The Victoria Park Racing and Recreation Grounds was a popular racecourse in Sydney, Australia in the 1930s. Built in an open fairground, the owners erected a fence around the track to ensure that only ticket buyers could watch the action or place bets on the races. In response, a neighbour built a tower that was used by an Australian broadcaster to peer over the fence and broadcast descriptions of the races on its radio stations. Victoria Park Racing sued both the neighbour and the broadcaster on nuisance and property rights grounds. The Australian High Court dismissed the suit in 1937, but the case marked the arrival of an ongoing fight over the rights of sports leagues and teams to control coverage of their events that continues to this day.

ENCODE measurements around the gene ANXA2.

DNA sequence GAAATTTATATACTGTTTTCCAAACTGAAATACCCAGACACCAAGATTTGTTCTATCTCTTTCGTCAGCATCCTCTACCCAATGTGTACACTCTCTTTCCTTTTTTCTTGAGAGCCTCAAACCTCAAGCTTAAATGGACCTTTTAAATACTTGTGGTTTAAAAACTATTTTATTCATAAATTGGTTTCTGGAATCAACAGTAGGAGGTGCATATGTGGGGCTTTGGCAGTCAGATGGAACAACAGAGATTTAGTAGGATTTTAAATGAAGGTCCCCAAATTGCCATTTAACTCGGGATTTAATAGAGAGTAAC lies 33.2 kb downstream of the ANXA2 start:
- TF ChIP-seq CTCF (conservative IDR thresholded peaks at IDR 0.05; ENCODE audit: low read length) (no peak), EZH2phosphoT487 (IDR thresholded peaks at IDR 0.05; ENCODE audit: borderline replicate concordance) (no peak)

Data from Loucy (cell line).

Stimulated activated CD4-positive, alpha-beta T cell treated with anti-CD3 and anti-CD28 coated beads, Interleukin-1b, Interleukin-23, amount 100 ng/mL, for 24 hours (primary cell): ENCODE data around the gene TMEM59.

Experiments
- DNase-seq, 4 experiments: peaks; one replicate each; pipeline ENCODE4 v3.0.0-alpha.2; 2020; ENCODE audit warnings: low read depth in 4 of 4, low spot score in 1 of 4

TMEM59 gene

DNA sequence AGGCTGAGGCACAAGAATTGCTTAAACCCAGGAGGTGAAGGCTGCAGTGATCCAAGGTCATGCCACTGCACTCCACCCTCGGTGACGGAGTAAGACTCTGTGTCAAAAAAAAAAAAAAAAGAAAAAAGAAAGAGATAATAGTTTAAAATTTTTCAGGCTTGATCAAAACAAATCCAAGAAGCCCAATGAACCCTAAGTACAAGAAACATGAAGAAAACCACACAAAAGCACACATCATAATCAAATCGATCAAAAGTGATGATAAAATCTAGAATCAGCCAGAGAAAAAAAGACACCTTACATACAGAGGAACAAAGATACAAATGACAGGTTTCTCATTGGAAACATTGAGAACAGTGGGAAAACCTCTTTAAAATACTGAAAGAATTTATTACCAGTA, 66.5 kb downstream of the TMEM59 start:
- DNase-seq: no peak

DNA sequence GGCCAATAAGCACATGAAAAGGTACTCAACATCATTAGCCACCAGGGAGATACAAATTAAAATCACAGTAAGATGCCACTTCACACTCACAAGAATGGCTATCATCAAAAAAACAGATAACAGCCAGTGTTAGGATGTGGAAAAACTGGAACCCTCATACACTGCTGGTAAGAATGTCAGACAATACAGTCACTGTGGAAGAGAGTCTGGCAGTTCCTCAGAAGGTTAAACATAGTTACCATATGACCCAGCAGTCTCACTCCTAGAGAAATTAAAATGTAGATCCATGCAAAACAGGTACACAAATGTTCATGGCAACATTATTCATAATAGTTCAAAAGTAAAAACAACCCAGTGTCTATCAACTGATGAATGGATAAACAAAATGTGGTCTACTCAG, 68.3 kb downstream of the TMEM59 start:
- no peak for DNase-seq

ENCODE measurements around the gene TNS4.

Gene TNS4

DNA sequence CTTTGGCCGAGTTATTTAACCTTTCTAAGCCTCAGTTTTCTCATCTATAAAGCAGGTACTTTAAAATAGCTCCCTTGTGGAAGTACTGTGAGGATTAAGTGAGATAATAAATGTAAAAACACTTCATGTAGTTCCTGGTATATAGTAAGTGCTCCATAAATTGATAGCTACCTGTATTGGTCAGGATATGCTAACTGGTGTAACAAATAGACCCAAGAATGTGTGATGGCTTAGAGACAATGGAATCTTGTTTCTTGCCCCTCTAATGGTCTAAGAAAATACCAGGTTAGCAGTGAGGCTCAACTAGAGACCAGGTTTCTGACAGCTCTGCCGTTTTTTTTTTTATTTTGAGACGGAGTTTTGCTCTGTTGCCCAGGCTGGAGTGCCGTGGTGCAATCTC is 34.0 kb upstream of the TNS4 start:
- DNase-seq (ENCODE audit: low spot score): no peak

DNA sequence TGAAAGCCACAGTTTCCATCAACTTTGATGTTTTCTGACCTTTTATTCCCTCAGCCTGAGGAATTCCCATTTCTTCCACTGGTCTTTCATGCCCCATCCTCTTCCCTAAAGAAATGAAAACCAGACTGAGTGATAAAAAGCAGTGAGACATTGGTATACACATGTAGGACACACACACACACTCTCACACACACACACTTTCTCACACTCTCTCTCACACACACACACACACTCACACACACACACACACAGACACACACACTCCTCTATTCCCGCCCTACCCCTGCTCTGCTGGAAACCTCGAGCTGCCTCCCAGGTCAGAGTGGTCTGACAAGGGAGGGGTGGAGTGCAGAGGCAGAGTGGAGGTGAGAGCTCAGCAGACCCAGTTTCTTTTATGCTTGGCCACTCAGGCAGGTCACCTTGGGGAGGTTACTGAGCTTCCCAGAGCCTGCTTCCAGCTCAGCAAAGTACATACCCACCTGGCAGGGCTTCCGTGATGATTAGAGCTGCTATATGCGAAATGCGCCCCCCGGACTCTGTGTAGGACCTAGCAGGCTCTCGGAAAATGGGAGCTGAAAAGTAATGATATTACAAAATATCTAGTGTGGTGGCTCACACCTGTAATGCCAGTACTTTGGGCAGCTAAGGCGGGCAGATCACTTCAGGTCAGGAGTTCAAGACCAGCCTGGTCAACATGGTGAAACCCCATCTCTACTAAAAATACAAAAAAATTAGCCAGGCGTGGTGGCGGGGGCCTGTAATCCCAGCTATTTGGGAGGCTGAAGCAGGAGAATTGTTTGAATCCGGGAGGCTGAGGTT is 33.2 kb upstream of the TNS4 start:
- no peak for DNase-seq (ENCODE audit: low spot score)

Seventy years later, the battle has shifted to the Internet. My weekly Law Bytes column (Toronto Star version, homepage version) focuses on how in recent months, a growing number of leagues and sports associations have sought to assert control over athlete blogging, posting photographs and video online, and even the use of player statistics.